Howard Hawks manages to realize the literary spirit and genius of Chandler's novel. The opening sequences of "The Big Sleep" are filled with dark compositions. Even the entrance to the general's house reminds one of a mausoleum. Because I have seen more than my share of the opening sequences of many a universal horror movie with the same dark, noir, underworld overtones.

 

Cornell Jones

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I've read all of Raymond Chandler's novels, so I feel as though I know Marlowe pretty well. I think Bogart portrays him best. He certainly has the dry wit that is evident in the novels and we see this in Marlowe's interaction with Carmen. He's not a man who is easily offended and will play off criticisms as a joke.  Marlowe is also a kind of "no holds barred" type of personality, hence is propensity to be insubordinate toward authoritative figures. I always felt Bogart was the type of man to play by his own rules, and I see this in other roles he plays, too, including in his portrayal of Sam Spade.

 

The initial scene is identical the opening of the novel. He is wearing the power blue suit (well dark) on film on his visit to the Sternwood estate. The music establishes the tone and mood in this scene. It goes from excitement to mysterious. The music had somewhat of a circular effect as though there will be a moment of confusion. The music chimes toward a more cute melody upon Carmen's entrance before going back to its mysterious melody and stopping at Marlowe's introduction to General Sternwood. The sense I get here (though I already know the story both in print and on film) is to establish the theme: things aren't always as they appear.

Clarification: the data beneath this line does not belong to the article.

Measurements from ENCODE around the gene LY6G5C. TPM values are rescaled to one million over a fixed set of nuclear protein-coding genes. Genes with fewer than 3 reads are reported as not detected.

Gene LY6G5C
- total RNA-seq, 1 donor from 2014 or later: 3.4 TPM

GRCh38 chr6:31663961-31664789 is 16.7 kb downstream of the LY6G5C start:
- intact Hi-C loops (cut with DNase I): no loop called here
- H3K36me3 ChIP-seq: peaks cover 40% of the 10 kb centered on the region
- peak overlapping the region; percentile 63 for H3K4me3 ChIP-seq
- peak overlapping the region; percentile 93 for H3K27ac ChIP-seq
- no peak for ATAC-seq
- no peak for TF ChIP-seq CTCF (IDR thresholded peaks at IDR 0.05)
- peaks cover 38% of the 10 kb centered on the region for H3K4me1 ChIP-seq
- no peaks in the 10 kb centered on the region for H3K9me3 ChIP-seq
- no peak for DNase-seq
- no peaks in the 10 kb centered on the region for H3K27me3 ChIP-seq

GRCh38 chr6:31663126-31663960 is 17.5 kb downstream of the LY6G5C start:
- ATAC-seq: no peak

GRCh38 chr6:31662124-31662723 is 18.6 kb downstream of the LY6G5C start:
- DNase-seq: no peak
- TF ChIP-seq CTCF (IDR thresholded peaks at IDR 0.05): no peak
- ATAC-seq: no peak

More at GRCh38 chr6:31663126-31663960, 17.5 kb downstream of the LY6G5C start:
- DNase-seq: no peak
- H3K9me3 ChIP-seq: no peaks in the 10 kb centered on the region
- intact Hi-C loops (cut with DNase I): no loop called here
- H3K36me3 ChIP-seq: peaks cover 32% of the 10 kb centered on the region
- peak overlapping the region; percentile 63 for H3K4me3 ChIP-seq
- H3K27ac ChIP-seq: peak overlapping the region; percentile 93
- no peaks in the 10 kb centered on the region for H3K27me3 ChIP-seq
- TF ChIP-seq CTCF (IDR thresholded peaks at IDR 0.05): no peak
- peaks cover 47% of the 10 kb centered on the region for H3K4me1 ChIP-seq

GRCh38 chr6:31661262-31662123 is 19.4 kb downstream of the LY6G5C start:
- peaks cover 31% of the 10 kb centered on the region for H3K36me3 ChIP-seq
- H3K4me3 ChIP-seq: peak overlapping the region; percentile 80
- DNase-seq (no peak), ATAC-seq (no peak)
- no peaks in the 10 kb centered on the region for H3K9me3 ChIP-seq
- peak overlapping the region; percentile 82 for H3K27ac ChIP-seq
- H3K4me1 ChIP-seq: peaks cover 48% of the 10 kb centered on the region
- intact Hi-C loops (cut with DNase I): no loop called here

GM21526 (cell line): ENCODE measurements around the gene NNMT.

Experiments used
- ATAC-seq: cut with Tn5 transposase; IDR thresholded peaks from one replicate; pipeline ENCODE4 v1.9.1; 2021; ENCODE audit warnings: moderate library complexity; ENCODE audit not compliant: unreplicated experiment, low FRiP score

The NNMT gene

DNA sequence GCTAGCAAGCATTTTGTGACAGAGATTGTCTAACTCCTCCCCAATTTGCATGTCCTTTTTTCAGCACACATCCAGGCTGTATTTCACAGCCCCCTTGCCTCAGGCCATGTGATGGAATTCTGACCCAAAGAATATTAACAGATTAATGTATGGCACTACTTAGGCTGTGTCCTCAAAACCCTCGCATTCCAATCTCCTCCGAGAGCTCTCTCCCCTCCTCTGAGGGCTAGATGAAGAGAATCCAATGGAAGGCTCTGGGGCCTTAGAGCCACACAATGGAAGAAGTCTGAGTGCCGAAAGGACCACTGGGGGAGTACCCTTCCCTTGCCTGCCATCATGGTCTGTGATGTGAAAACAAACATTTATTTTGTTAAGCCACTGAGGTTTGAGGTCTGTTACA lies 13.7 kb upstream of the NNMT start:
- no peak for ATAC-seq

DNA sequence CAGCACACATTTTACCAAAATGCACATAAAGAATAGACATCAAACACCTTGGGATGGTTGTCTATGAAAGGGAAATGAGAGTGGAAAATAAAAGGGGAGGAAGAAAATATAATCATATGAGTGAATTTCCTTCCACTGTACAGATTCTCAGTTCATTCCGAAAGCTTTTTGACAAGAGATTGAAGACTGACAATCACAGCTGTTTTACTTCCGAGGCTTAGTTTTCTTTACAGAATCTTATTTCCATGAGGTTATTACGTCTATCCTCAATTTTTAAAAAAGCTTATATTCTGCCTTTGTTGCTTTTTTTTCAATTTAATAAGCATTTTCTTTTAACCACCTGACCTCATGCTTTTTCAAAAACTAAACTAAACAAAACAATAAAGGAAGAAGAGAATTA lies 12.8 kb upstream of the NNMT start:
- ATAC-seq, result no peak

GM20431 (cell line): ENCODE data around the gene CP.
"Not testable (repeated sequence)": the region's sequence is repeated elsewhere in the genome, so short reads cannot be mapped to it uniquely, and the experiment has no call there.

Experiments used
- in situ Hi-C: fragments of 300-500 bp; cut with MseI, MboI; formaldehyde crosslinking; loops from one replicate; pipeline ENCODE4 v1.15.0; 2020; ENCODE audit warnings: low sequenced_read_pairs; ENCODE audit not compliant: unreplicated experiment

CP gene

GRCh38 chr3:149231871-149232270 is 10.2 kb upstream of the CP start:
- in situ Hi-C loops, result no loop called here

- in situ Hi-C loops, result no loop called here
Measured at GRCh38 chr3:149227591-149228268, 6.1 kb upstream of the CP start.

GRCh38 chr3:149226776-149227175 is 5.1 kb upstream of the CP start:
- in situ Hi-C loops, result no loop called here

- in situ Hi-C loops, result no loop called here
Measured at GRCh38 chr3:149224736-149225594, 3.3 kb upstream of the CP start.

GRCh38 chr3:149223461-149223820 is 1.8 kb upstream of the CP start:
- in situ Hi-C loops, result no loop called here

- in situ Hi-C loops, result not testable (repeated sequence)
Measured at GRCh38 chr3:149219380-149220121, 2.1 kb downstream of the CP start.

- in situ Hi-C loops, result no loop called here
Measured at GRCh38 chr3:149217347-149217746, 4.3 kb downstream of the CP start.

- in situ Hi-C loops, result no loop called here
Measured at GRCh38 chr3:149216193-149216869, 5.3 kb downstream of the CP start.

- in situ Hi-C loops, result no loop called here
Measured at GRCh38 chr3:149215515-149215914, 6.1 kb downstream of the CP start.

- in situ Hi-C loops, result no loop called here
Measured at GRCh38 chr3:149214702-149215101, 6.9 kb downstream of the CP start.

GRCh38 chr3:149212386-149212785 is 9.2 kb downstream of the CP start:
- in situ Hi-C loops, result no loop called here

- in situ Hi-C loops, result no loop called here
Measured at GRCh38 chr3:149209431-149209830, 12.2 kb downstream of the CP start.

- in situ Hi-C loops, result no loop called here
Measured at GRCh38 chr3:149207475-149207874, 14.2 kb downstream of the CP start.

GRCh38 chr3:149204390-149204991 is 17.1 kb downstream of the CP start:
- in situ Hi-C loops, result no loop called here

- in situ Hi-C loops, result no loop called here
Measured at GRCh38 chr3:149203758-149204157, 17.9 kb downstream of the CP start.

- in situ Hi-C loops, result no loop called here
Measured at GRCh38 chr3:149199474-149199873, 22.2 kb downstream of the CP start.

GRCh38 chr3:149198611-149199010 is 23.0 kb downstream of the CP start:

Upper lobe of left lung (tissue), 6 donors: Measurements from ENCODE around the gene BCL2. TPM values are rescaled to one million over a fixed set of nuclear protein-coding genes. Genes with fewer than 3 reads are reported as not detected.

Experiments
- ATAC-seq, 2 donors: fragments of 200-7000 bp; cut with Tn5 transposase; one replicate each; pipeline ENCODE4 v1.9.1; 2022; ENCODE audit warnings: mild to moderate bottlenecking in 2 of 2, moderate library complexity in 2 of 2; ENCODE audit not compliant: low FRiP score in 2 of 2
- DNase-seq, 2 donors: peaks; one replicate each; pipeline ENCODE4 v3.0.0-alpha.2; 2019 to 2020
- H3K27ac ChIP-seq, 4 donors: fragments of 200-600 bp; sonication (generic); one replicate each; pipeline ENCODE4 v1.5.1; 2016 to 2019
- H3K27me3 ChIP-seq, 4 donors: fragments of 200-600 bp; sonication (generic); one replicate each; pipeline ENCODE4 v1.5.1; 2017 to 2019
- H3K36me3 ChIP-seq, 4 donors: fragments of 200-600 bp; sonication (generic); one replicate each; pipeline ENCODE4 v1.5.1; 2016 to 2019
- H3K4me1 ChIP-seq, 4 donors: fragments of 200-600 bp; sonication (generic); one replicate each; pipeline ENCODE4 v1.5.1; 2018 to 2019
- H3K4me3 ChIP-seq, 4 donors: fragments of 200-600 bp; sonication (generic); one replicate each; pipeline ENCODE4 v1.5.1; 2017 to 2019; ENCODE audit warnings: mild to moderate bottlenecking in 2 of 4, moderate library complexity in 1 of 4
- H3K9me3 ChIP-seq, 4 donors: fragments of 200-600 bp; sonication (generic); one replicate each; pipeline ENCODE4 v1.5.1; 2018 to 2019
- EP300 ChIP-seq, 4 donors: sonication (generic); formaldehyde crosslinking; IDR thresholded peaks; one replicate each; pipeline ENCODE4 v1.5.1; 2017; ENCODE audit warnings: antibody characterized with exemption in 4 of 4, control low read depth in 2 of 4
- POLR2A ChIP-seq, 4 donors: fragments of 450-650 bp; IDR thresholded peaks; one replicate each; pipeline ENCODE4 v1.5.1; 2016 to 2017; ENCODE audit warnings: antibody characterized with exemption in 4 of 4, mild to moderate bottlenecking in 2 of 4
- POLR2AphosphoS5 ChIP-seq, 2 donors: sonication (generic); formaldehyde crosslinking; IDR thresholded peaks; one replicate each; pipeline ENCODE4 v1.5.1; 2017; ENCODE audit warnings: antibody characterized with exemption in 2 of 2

Inside the greenhouse, the stifling heat gets to Marlowe as if to foreshadow his being in "the hot seat" (as he always is with law enforcement). 

 

Yes, the greenhouse thing. It's really a claustrophobic place with the huge plants crowding so close. After seeing Carmen do her number on Marlowe, the scene in the oppressive heat of the greenhouse made me think of Carmen as the Venus Flytrap. And you're right, it signals more "heat" for our intrepid PI.  Also, I loved how the seen-it-all-before butler didn't even register surprise when he opened the doors and saw Carmen draped all over Marlowe like a serape.  ;)

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In Falcon Bogie is all skeleton and sinews …nervous …and just half a step ahead of the law. He is rather cynical and fatalistic. Here, in The Big Sleep, he is suave, relaxed, somewhat debonair, an educated almost equal to the man with the money. They are comfortable together. He is honest and frank without being rude or offensive…or belligerent as in the earlier flick.

            While I note these differences I also notice that in both films he is Humphrey Bogart. As such I was surprised to hear the line directed to him: You’re not very tall. Bogart wasn’t very tall but I don’t recall anything ever having been made of it in his other films.

                 Rather than mean and gritty nighttime streets in this film we are shown into the greenhouse with the orchid collection, hybrids no doubt, which reeks of heat, humidity and tropical decadence. And so the noir landscape is made broader…man lies, he cheats, and he steals …on every level of society. Because Marlowe is a detective we assume something is rotten in this family…we’ve met one of the “girls” All of this should serve as a forewarning of what’s to come.